9. Yes, I understood that. But your question has come up here regularly, and I have never seen a good solution yet, except for staying around the printer. That doesn't mean there isn't one, just that I haven't seen it. :-) I am afraid that you have to go to post-processing methods: inserting the nuts or special threaded inserts after printing. Or maybe print it in two parts, insert the nut, and glue them together? Preferably with a sort of dovetail mechanism or similar, to get mechanical retention in addition to the glue? And in such a way that the part does not see too much load in
  10. Yes, I do it similarly: I push in the tube, then while I keep pushing on the tube, I lift the ring of the collet, and slide the horseshoe clip onto it. So it sits all the way down without any play. Never had tubes coming off. To make this easier, I made a custom horseshoe clip, so it doesn't keep falling when I try to handle it: It is old but still on my page (and then scroll down): https://www.uantwerpen.be/nl/personeel/geert-keteleer/manuals/
  11. If I understood it correctly, you mean this: buying a gcode-file from unknown source, with unknown settings, tested on unknown printers with unknown materials all differing from yours, and then hoping it is not going to ruin your printer, crash the nozzle into the glass or the walls, overheat, produce spaghetti and clogs,...? No, I am not going to risk that, no way. Probably not too many other people either. There are just way too many settings that have to be customised to produce the exact results you want, for your purpose, your printer, your filament: speed, layer-h
  12. No experience with this. But a thought: you also need to consider the maximum temp that the printer can deliver (I think 260°C for the UM2?), and the temp required for your material. Some engineering materials need way hotter. I don't know yours. If you already have the hardened nozzle installed, remove the bowden tube, heat up the nozzle, and try to feed some filament directly into the nozzle from above. Just to see if you can melt and extrude it.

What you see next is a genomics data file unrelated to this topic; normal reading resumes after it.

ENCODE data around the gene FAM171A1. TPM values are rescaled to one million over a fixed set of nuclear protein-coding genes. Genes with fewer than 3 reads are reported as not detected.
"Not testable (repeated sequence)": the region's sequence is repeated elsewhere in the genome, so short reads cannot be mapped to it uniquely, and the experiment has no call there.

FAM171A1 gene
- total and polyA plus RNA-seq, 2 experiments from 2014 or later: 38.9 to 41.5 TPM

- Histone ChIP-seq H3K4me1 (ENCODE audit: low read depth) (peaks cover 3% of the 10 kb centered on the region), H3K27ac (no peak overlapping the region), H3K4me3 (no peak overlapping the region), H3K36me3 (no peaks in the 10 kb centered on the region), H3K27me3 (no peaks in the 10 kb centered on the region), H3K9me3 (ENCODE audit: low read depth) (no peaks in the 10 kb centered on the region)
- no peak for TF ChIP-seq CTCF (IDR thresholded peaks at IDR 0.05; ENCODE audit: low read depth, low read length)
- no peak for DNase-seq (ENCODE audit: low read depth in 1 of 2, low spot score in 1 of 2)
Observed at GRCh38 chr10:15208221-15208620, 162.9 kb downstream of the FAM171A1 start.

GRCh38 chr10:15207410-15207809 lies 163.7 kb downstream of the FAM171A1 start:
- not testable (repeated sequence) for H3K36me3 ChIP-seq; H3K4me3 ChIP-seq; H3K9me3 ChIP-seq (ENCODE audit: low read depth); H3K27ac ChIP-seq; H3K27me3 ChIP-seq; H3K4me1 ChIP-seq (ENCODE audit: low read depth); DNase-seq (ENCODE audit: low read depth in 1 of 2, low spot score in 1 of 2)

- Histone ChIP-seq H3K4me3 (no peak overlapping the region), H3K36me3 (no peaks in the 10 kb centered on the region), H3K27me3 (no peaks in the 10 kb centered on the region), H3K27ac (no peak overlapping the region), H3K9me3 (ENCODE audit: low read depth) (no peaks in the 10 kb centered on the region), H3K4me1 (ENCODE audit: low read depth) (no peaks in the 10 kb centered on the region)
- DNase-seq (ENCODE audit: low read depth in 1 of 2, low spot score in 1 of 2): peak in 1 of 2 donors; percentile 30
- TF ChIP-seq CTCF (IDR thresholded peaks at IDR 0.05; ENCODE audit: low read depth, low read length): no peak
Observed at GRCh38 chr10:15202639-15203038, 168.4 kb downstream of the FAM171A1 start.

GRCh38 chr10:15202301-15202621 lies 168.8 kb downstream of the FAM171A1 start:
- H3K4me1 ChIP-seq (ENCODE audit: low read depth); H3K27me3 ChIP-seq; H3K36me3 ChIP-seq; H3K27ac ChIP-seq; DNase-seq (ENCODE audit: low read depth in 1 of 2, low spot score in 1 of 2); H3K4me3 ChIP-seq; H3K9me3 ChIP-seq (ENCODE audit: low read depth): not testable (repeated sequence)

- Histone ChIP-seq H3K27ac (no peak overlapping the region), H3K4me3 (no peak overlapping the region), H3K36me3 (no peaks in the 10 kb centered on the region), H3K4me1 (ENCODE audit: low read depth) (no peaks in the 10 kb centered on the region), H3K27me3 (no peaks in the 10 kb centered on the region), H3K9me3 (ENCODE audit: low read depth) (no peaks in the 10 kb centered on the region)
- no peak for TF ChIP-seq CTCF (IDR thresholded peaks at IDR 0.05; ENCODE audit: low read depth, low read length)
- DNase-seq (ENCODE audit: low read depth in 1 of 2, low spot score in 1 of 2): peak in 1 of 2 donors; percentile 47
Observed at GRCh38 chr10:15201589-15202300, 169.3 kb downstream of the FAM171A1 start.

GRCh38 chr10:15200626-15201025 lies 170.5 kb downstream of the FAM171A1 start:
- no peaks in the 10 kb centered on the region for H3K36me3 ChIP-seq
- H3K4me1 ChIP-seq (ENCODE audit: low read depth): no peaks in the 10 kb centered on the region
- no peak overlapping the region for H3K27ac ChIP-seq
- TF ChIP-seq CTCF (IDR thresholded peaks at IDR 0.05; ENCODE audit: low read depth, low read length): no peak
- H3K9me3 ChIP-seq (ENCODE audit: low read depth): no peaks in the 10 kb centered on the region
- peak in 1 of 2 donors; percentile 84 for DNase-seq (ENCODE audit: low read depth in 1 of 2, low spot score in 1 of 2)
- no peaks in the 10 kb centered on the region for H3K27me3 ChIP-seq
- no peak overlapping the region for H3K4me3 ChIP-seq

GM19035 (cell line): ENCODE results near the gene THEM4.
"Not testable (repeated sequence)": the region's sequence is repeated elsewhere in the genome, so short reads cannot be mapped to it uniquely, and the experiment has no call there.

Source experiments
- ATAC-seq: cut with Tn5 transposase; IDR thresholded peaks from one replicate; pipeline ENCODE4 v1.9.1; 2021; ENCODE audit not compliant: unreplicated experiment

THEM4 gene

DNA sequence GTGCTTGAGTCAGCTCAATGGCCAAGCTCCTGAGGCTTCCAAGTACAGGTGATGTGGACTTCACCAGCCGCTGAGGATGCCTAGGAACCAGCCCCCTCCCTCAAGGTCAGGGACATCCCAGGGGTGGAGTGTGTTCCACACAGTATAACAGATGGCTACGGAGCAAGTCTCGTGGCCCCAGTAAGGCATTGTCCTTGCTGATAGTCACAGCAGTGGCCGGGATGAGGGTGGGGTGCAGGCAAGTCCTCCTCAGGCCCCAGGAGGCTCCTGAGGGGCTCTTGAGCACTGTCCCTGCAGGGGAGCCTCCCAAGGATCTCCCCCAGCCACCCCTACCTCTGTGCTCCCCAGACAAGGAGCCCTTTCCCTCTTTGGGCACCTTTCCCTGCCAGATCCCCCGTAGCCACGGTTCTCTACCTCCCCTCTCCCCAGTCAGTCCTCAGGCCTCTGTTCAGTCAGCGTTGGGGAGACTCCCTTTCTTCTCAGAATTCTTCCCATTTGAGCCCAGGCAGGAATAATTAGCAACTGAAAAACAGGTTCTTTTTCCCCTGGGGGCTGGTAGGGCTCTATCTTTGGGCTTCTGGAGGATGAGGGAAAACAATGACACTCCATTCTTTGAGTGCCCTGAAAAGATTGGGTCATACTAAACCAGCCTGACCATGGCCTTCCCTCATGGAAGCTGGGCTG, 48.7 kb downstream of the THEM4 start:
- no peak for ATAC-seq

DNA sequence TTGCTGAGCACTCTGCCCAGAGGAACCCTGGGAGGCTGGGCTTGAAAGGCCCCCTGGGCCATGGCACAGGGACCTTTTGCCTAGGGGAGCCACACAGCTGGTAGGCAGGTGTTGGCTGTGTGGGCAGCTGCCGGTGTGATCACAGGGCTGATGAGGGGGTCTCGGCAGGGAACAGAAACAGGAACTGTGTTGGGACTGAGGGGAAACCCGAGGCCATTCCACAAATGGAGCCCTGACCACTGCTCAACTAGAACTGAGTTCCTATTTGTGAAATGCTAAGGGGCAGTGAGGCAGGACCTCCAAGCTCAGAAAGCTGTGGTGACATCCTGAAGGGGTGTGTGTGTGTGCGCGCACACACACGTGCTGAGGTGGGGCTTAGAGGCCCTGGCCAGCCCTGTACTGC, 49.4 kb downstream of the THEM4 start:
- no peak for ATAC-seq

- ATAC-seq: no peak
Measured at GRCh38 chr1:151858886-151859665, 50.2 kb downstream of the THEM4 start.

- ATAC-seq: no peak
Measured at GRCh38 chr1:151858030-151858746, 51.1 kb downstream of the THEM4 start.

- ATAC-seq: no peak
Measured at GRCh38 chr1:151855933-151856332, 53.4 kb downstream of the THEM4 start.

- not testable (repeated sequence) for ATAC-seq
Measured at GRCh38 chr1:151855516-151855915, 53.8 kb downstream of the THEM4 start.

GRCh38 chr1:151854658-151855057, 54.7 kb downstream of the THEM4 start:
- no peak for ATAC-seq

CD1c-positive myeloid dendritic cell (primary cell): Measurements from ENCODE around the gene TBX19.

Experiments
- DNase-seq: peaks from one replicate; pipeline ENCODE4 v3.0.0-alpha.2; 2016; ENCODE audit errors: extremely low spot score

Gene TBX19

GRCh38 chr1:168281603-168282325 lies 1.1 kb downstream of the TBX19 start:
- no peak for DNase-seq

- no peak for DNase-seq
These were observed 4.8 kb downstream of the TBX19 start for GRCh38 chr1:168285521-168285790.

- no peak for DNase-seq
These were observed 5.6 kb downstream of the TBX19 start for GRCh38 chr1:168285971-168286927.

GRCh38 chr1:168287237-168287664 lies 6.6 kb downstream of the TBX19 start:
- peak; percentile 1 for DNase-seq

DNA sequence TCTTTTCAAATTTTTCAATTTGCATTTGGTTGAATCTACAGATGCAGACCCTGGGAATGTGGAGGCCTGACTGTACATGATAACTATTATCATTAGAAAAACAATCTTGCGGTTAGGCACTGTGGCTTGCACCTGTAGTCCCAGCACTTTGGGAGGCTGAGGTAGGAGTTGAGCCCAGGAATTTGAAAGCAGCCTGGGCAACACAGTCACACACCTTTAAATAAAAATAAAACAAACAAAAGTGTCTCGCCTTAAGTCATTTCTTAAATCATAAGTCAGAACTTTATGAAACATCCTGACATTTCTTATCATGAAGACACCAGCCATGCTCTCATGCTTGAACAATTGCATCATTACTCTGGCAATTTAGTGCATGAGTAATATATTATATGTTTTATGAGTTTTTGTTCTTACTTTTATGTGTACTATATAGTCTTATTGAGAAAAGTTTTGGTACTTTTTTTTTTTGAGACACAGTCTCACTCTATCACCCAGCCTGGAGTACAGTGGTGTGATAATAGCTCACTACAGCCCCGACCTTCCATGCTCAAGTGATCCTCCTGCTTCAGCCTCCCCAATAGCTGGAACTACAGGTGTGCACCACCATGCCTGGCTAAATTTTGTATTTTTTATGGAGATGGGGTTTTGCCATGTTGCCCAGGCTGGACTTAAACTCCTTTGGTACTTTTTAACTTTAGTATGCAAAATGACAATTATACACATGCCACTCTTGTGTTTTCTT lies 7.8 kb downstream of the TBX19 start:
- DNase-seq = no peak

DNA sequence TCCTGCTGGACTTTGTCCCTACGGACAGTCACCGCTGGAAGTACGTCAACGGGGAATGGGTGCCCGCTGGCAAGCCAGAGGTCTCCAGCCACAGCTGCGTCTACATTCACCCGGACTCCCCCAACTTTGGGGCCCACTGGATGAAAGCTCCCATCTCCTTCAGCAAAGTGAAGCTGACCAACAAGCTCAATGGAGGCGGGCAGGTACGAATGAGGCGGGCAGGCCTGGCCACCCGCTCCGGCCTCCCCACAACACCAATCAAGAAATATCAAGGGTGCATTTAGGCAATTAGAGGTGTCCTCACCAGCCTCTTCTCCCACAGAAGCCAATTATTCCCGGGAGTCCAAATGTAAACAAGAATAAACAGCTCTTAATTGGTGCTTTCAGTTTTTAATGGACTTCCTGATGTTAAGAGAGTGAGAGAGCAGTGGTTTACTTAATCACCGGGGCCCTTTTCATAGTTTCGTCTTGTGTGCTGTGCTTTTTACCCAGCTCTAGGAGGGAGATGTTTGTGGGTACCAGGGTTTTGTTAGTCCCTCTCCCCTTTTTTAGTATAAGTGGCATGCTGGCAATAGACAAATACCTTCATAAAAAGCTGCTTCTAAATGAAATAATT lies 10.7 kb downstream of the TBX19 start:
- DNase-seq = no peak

13. Yes, probably the PLA got already soft while still in the feeder or bowden tube? If you want to reduce noise, you could try to put absorbing panels around the printer, but not touching each other, nor the printer. Lets say a panel 30cm away from each side, and with *big* openings in-between each panel and all printer parts. Plus one under the printer. So that air still has plenty of room to pass. This should greatly reduce noise-reflections, echo, and standing waves (and all the other audio-stuff I don't know about). On Youtube, search for "how to build your own noise d
  14. What about staying around and keeping and eye/ear on the printer? Or via a webcam? Me being a simple man, I myself would go for simple solutions... Alternatively, if the design allows it, and depending on the load-direction, you could go for other methods of inserting the nut, for example via side-openings, or by melting-in threads or nuts with a soldering iron. I have successfully used these methods (the cone-shaped opening is only for inwards-directed loads obviously):
  15. I would also check the part and STL for errors, and always inspect the layer view. Maybe design a new "known-good" test part that only has this problem feature. Design from scratch a cube of 10mm x 10mm x 10mm, with such a hole, in a decent editor (definitely not SketchUp). For small holes, you need to calculate-in the narrowing caused by the molten material being pulled inwards. Try pulling a string of honey or yoghurt in a small circle, it's like pulling a rubber band into a circle. Drill-out the holes *by hand*, if necessary. Often I add a rounding at the bottom edge